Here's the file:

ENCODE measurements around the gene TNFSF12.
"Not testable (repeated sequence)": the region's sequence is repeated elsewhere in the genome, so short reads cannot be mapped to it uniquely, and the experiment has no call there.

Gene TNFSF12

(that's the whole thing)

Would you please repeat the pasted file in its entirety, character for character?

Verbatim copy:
ENCODE measurements around the gene TNFSF12.
"Not testable (repeated sequence)": the region's sequence is repeated elsewhere in the genome, so short reads cannot be mapped to it uniquely, and the experiment has no call there.

Gene TNFSF12